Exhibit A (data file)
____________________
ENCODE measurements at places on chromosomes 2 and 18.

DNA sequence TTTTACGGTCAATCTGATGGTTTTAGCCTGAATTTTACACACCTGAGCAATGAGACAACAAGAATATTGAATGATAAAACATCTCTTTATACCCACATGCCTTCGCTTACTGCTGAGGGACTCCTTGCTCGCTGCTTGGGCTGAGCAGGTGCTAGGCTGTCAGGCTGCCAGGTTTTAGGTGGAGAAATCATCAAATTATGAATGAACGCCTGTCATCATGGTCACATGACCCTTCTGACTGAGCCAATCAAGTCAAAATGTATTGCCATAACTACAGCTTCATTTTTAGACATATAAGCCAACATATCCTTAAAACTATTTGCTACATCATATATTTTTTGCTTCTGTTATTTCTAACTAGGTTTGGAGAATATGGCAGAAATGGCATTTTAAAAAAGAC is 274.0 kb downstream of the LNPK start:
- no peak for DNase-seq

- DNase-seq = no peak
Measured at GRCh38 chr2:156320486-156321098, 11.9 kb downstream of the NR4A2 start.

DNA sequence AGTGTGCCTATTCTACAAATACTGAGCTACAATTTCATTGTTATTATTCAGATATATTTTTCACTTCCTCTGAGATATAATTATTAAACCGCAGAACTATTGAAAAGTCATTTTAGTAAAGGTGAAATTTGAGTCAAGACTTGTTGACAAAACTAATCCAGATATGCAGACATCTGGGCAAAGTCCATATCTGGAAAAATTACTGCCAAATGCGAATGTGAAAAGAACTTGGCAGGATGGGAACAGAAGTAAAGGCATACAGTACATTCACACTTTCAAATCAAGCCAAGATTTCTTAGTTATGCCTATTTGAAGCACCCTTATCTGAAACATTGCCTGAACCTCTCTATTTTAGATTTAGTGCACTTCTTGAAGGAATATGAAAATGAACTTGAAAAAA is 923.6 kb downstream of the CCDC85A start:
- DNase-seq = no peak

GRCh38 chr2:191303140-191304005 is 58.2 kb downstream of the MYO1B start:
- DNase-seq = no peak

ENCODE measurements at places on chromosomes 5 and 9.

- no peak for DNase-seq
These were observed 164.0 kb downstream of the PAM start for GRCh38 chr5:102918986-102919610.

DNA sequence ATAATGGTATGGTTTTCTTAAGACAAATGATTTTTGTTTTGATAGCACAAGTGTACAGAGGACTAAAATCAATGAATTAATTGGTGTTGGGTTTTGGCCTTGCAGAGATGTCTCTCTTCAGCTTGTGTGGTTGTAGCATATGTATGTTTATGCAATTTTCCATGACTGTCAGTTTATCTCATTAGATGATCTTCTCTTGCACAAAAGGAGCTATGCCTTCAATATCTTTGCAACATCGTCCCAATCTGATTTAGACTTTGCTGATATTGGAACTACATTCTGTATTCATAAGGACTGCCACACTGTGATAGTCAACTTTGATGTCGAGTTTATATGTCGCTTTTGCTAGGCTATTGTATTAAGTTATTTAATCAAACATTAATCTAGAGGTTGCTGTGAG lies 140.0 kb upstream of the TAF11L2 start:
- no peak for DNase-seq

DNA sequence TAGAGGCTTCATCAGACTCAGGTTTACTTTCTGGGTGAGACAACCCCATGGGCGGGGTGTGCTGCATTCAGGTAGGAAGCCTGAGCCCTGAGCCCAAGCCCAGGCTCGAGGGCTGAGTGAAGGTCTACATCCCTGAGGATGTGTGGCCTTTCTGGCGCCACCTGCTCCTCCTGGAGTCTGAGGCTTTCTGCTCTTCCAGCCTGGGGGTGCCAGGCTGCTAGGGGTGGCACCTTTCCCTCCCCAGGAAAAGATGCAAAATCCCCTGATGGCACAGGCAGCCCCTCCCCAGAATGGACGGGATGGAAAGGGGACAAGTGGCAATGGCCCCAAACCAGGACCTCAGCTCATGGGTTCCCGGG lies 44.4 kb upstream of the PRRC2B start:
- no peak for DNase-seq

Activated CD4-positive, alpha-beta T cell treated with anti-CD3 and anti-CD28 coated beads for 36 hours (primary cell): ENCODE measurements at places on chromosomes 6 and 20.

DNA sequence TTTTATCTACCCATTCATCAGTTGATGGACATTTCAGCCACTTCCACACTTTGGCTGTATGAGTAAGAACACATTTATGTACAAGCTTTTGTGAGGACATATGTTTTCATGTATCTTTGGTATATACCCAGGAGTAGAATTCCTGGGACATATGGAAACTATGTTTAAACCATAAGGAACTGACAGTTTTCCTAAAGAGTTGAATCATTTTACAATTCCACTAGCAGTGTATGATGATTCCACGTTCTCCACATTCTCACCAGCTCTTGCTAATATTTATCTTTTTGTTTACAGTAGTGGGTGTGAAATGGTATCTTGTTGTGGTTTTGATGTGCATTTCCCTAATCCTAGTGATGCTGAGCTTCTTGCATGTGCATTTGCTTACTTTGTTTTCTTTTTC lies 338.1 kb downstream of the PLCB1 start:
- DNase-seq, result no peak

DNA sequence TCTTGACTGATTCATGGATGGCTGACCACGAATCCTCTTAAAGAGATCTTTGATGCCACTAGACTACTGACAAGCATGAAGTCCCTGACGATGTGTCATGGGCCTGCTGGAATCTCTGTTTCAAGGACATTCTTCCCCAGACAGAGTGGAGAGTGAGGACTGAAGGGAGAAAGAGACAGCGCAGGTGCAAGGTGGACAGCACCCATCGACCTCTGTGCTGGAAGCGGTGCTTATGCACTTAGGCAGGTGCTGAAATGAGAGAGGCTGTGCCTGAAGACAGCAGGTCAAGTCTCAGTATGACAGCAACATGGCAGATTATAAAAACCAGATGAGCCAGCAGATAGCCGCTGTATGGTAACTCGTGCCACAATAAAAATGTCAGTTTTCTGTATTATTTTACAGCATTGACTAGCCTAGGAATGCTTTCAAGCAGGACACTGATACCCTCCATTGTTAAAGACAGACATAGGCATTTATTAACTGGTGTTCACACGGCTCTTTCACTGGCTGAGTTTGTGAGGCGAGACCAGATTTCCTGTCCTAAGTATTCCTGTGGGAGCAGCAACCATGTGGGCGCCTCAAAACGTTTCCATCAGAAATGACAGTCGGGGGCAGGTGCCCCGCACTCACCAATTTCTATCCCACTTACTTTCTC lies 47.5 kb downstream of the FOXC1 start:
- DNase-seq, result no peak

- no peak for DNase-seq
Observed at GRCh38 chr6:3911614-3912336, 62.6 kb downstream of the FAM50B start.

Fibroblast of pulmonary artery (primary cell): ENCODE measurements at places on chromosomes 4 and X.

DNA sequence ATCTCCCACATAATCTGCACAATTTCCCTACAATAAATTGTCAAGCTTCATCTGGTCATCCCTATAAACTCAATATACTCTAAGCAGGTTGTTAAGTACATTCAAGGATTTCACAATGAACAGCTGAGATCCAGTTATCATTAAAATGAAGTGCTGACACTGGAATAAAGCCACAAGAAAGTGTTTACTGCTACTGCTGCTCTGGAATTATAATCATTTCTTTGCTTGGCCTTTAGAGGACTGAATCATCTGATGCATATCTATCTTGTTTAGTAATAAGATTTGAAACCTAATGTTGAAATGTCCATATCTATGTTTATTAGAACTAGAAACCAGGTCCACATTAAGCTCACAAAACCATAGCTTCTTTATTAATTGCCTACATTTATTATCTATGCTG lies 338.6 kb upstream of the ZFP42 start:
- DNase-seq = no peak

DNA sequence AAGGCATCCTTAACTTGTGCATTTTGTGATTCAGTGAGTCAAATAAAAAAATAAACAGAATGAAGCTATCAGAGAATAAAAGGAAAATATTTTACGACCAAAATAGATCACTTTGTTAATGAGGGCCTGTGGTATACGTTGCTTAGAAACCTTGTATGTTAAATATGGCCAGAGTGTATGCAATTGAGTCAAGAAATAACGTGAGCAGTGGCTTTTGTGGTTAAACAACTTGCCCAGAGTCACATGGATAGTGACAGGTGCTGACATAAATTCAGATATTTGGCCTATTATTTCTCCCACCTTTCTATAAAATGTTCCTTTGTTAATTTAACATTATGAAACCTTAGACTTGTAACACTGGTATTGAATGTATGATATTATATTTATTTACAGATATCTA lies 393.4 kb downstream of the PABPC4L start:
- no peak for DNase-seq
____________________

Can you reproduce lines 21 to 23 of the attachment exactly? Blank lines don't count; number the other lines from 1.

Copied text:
- DNase-seq, result no peak

- no peak for DNase-seq
Observed at GRCh38 chr6:3911614-3912336, 62.6 kb downstream of the FAM50B start.